State Senate postpones hearings for ethics training (CalWatchdog.com link) - In response to ongoing corruption cases, the California State Senate will postpone all committee hearings scheduled for April 23 and in their place host an all-day ethics discussion and training session.
In a Wednesday afternoon email, Kathy Dresslar, Senate President Pro Tem Darrell Steinberg‘s chief of staff, requested that Senators, committee staff and Capitol office employees “clear their calendars for this one day to devote to the ethics training and discussion which is being planned.”
“All Committees that were scheduled for Wednesday, April 23 will be postponed until the following day, with the exception of Senate Budget Sub 1, which is being postponed until the following week,” Dresslar wrote in her email to Senate chiefs of staff. “Senate Rules Committee is being rescheduled earlier to Monday, 4/21.”
Steinberg: No ethics class on gun-running
The Senate Ethics Discussion and Training day comes as three suspended members of the State Senate face ongoing criminal charges ranging from weapons trafficking to public corruption. The most serious of the three cases surfaced in late March, when the FBI arrested Sen. Leland Yee, D-San Francisco, on weapons trafficking and pubic corruption charges.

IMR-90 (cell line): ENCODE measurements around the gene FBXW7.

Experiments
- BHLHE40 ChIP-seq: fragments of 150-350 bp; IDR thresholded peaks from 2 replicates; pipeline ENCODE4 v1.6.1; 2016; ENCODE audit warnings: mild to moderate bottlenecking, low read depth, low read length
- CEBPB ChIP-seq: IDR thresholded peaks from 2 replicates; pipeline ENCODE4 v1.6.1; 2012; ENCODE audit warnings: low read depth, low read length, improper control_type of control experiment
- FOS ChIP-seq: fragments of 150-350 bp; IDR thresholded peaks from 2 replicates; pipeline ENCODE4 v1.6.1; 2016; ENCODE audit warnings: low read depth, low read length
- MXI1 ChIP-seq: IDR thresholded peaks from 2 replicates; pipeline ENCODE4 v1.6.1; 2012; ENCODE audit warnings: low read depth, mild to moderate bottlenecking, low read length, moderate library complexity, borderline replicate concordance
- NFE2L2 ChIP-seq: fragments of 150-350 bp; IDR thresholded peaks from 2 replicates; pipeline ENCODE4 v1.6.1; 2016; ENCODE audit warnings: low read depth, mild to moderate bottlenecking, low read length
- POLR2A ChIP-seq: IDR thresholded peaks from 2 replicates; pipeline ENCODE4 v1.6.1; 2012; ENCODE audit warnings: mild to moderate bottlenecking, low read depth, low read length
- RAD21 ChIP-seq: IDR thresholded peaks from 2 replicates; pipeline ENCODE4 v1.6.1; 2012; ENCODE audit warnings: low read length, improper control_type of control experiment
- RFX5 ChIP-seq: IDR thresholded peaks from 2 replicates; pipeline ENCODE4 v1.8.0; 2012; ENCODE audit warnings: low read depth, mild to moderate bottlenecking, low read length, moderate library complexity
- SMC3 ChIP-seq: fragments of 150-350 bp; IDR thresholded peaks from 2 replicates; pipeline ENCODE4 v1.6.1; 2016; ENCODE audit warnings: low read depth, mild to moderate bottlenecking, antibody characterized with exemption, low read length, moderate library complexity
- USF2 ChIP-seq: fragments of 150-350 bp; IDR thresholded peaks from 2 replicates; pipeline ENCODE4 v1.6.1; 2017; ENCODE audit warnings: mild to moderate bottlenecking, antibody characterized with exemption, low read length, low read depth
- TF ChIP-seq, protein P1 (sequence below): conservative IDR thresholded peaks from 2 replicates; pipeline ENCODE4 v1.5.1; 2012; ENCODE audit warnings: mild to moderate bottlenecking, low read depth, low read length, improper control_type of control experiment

Allegedly referred to as “Uncle Leland” by his co-conspirators, the San Francisco Democrat allegedly offered to smuggle millions of dollars worth of automatic weapons into the United States from a Muslim separatist group in the Philippines, according to the FBI affidavit.
In February, state Senator Ron Calderon was charged with a 24-count indictment in connection with bribery and corruption. In January, state Senator Rod Wright, D-Inglewood was found guilty of eight counts of felony voter fraud, perjury and filing a false declaration of candidacy. Wright’s case did not involve any allegations of bribery or corruption.